Sustainable Communities within the Built Environment


In the context of today’s stressed economies, aging infrastructure, shifting demographics, changing climate, and uncertain energy prices and availability, planning for the long-term economic, social and environmental resiliency of New York’s communities is a priority concern. Cities and communities, both urban and rural, around the world are in a mess: housing is often flimsy and inadequate, transportation is slow and inefficient, pollution is poisoning our air and water, crime is on the rise, education lags behind world standards, energy and water resources are under strain, waste piles up outside our cities, and basic infrastructure for everything from water to communication is either crumbling or completely lacking—all effects that hurt employment, life style and health. It has become clear that community health and wellbeing depend not only on meeting economic, social, and environmental objectives, but, more importantly, on effectively integrating these objectives through a systems approach.

The research initiative engages local community leaders and organizations in identifying needs and in working toward development of a scalable and adaptable systems-based approach to sustainable community development and redevelopment for New York State and beyond.  The objectives are:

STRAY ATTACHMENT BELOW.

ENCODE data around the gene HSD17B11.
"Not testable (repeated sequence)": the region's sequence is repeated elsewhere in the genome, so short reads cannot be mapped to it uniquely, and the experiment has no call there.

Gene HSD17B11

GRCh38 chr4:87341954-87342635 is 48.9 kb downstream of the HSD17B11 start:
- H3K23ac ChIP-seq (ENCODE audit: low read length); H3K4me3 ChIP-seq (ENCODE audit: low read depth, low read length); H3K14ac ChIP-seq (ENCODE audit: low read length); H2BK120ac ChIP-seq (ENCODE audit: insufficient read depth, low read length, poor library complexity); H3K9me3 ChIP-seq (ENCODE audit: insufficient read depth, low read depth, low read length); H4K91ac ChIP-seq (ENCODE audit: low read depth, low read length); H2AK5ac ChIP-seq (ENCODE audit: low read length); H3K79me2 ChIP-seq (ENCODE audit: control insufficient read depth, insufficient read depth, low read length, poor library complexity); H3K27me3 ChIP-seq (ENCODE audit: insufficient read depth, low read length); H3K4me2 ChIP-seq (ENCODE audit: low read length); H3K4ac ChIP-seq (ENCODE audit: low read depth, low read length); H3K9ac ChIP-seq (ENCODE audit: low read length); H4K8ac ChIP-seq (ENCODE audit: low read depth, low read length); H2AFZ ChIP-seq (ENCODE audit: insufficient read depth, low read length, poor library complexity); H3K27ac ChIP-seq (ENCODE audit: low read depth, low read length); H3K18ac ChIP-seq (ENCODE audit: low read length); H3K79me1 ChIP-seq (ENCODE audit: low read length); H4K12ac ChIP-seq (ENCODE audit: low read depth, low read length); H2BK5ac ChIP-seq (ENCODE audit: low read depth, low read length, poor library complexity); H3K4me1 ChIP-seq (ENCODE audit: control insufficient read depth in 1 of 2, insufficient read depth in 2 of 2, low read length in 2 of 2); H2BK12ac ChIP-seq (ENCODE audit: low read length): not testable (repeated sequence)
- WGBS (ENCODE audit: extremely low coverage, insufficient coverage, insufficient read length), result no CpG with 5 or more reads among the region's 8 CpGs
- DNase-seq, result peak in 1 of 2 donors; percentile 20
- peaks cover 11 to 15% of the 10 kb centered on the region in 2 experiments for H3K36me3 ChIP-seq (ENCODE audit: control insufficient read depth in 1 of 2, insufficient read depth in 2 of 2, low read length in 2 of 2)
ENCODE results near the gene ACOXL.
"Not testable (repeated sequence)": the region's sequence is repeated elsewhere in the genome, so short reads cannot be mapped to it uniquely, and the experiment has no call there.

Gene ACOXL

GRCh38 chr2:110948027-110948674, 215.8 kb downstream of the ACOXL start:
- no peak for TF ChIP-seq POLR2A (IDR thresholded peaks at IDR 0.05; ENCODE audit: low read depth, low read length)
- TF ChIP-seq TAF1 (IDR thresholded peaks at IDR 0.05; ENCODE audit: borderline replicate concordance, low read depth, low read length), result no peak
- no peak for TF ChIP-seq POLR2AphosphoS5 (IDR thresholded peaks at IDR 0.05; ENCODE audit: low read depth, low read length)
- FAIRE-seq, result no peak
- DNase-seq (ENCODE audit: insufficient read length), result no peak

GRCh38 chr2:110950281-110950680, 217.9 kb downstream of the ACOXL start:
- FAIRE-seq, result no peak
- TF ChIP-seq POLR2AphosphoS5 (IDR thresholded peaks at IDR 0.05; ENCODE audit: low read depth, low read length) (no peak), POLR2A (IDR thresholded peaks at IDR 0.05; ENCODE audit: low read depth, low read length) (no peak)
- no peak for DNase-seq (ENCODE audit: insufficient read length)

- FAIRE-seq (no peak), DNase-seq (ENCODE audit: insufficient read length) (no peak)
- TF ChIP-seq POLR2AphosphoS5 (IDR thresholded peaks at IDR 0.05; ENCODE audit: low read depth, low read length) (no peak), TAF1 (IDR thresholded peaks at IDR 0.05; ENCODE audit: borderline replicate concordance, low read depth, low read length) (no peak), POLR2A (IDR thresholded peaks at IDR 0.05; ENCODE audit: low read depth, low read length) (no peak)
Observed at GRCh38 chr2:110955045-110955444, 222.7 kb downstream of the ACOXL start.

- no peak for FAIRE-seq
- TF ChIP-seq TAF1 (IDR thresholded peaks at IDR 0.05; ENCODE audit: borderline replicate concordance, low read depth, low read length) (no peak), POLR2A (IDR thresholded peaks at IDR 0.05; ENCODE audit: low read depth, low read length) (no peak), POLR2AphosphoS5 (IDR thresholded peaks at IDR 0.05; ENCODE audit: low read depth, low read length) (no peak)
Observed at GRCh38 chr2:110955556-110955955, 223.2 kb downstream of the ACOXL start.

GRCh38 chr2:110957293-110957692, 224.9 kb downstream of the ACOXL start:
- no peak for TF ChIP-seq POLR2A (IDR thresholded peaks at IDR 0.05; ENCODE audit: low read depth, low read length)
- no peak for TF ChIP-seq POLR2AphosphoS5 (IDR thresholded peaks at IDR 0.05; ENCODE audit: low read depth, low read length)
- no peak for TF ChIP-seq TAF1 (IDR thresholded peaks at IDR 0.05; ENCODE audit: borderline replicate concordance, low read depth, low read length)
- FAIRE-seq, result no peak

·         To develop strategies for the advancement and implementation of the sustainable community vision that would be applicable and scalable in New York State and the US.

·         To evaluate the role that sustainable communities might play in achieving current and future development goals, particularly in combating and reversing urban decay in some of New York’s oldest industrial cities.

·         To establish a robust coalition involving Cornell University, other NYS universities and colleges, municipal institutions and governments, private businesses and non-governmental organizations (NGOs) to identify actionable opportunities for revitalization and transformation of neighborhoods within NYS, the result of which can act as tangible models of communities moving toward sustainability and greater urban and ecological resilience

Faculty Involved: Susan ChristophersonKieran Donaghy, Al George,  Paula Horrigan, Rod Howe, David Kay, Michal Moore, Susan Riha, Jenny SabinNorman ScottJefferson TesterFrancis Vanek.